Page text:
Sadly, while the Count only lived to see two more years after that – dying when he hit a tree during the 1924 Italian Grand Prix – legacies like his only inspired the SMC to grow. 

What started early as organised sprints along the early Highbury Grove estate in Cosham (helped by the fact the club's president was also Portsmouth's chief of police), has now evolved into a limited company with a calendar jam-packed with events – enjoyed by families, couples, youngsters and motor sport lovers from across Hampshire and beyond. 

So inclusive and bright-eyed is its output, that it was even crowned Club of the Year by the Motor Sport Association in 2017. 

That achievement, 63-year-old club chairman Keith Shepherd will be among the first to say, is one of 'immense pride'. 

'When we were first told we'd won in early November, we really couldn't believe it. It was a great feeling', he says. 

'There is a lot of criteria you have to match up to to be in with a chance of securing victory and we had a really good go at achieving that. 

'We've had a few cracks before and not really known where we've ended up. So to get it under our belts now – not least up against nearly 700 other clubs – is quite amazing.' 

And what is abundantly clear, even as club members relish in their collective spoils, is that complacency is not on the cards. 

With the majority of its events now staged across East Hampshire – testament to its outgrowing of humble Southsea – the SMC is only banking on getting bigger and better. 

Thomas Alderton, 19, joined the club two years ago. He says: 'I'm relatively new to the mix, but what is clear is how focused the club runners are on recruiting families, couples and keen younger drivers like me signed up, and that's the way forward. 

'That inclusive aspect is what makes the SMC so much more than just a group of people who like cars – and I'm really excited to see what it will continue to grow into and achieve.'

Annual membership fees for the Southsea Motor Club start at £12 for under-21s, £18 for adults and £25 for families and couples. 

Go to  southseamotorclub.co.uk. 

Pedals to the metal now, ladies  

Since then she has scored herself an array of victories – including the highest solo honour of all   the Maybury Trophy for the overall driver of the year. 

Now, with her name etched into the history of the SMC, she wants to see the club shatter social constructs and produce more female champions.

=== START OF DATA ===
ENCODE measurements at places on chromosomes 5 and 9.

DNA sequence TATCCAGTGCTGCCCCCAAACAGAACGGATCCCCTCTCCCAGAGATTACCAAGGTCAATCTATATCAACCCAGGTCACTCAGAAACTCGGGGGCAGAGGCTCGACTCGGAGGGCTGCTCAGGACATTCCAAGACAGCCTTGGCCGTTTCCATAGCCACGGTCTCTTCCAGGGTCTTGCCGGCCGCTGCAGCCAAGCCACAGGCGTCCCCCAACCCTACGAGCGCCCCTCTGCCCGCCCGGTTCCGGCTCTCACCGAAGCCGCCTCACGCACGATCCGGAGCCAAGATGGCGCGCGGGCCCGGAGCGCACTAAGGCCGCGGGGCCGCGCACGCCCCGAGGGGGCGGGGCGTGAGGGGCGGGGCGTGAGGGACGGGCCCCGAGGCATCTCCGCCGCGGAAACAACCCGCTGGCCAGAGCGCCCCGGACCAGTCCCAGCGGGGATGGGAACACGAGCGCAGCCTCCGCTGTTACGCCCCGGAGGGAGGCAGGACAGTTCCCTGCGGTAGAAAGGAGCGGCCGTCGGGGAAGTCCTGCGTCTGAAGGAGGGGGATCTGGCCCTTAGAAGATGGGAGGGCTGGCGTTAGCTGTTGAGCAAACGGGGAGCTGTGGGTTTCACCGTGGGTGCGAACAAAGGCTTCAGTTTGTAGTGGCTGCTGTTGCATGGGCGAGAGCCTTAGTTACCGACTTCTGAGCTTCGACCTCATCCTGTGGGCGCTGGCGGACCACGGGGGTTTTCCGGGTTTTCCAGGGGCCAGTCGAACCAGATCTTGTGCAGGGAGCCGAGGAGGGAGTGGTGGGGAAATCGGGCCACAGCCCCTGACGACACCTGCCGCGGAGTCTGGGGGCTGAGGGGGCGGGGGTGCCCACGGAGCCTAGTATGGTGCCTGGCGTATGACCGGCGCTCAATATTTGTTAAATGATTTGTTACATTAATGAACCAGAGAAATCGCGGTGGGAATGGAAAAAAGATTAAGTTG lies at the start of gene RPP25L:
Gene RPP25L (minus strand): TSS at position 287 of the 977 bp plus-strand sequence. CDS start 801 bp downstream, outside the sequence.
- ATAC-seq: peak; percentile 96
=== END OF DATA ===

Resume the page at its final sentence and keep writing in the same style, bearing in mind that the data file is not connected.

'There's a certain expectation that women should be in the passenger seat and men should drive,' she explains. 

'But my husband knows I would never have done this as a navigator. 

'My grandmother was a rally driver   one of the founders of the Tavistock and District Motor Club, in fact –  and so was my auntie. So I suppose this is in my blood. 

'I love what I do and it would be fantastic to see more women get involved.' 

But given there is no 'I' in team after all, the 34-year-old revels in the wins she has sealed with her partner's help too. 

'When we first started we did argue quite a bit,' she explains . 

'But we know each other really well, so it was only a matter of time before we built up a certain standard of teamwork.' 

Rhys, an electrical engineer, takes a mutual pride in what he has achieved by his wife's side. 

He says: 'Jo is a very competent and competitive driver and it's great fun to be able to enjoy my passion for motor sport with her. 

'It has been testing at times, but that's all part of the fun of it.' 

What other events do members of Southsea Motor Club enjoy? 

Enthralling as they are, the club calendar is about much more than navigational rallies alone. 

Members lap up opportunities to take part in hill climbs, autotests, trials, sprints and autocross fixtures –  stemming from a grassroots level right up to the international stage. 

And it's not just the competitors who keep these outings ticking over. Marshals and officials play a crucial role in getting the SMC show on the road throughout the year.

Additionally, the collective as a whole socialises at 8.30pm on the first Monday of every month – meeting to talk tactics over a brew at The Roebuck Inn at Droxford Road, Wickham.

To learn more, contact SMC  secretary Shane Dennis on  (023) 9259 5498 between 9am and 9pm.